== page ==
Our country tuned in to a televised address from the Oval Office on Wednesday evening looking for leadership. We were looking for encouragement. We were looking for direction. We were looking for a plan. We found none. I have often been critical of President Trump. I have been critical because of his rhetoric and I have been critical because I believed many of his policies were antithetical to my Jewish beliefs. Still, I tuned in, like most of the country, hoping that during a pandemic, he would lead.
We want a leader to respond in a time of crisis with strength and with humility. We want a leader to accept their mistakes and shortcomings, to take responsibility. But when someone in a position of power passes the buck, kicks the can down the road, or places the blame on someone else, that person has failed their community as a leader.
When Moses was atop Mount Sinai for too long, the Israelites were nervous. They lost faith in him and lost faith in God. So they turned to Aaron and asked him to build them an idol. He told them to bring him their gold. Our commentators try to defend him, suggesting that this was a stall tactic, that they actually wouldn’t bring him their gold. He figured that by the time they finally did, Moses would return. Others cite a midrash that involves the Israelites first approaching Hur and asking him to build an idol. The midrash claims that he refused and was killed by the mob of Israelites, so when they approached Aaron, he was simply trying to stay alive. Yet when Moses asked him about the idol, he said that they gave him the gold and he hurled it into the fire and a golden calf came out. Aaron was essentially saying “it wasn’t me!” He tried to place blame on others and refused to take responsibility.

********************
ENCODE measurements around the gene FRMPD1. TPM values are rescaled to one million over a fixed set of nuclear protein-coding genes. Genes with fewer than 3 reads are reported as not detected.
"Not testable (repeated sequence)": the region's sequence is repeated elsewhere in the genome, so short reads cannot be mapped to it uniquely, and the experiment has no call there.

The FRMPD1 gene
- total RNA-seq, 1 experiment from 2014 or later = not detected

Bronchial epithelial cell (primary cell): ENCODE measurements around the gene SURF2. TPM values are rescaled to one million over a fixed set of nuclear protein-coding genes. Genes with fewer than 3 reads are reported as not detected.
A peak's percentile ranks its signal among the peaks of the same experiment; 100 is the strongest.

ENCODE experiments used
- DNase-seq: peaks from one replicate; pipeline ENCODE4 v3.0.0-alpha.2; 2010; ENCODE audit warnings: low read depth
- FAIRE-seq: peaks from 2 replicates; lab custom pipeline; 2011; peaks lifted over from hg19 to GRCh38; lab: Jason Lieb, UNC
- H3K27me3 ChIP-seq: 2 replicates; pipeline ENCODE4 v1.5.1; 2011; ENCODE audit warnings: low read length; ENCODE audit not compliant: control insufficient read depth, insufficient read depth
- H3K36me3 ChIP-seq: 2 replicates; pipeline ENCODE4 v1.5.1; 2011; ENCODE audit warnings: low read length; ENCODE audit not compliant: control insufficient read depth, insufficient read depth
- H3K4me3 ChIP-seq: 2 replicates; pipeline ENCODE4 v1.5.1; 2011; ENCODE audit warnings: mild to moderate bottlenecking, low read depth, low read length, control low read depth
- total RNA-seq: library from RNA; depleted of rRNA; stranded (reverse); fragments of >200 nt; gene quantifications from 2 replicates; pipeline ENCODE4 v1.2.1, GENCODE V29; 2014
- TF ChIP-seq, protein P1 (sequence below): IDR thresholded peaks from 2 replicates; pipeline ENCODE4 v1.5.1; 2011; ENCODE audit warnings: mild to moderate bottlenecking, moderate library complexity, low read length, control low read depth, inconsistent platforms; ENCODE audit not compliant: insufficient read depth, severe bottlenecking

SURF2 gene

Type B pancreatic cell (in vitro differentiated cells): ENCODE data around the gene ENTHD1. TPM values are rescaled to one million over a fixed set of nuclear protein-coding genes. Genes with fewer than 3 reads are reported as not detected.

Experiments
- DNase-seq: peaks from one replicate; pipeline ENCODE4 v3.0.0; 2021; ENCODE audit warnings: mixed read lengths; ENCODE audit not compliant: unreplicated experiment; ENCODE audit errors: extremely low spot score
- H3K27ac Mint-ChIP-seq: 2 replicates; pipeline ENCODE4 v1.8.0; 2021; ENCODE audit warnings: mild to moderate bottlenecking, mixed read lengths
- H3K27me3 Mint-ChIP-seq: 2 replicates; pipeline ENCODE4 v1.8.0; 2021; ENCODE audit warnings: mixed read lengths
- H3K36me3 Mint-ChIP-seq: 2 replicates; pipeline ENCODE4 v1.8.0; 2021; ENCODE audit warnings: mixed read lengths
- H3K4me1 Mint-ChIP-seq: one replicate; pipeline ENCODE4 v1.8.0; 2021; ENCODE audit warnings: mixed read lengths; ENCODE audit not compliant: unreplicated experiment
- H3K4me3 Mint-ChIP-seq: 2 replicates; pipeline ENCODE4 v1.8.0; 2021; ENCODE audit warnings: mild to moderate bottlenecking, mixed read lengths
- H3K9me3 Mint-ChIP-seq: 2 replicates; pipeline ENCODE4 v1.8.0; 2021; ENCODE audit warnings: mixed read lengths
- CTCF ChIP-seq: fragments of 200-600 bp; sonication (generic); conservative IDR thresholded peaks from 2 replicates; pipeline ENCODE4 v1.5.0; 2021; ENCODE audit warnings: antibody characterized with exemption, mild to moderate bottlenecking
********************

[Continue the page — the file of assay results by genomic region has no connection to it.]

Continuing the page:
No one is expecting our leaders to be perfect. They will all make mistakes along the way. We all do! But we are expecting our leaders to lead, and that can only happen is and when they put others first. Leaders lead when they put the needs of the community they serve before their own ego, image, self-interests, or bank account. Leaders lead when they admit their fears, concerns, and shortcomings.
I hope and pray for a leader that will lead us during these challenging times. I find inspiration from the response of officials on the state and local level, and community organizations who are leading by example and doing what they must to keep our communities safe, even when the leader of the free world refuses to do so. Being a leader is not about a title that one has. Being a leader is about how one acts. So let us all lead by example and act in a way that puts the health and safety of ourselves, our neighbors, and our communities first before anything else.
-Rabbi Jesse M. Olitzky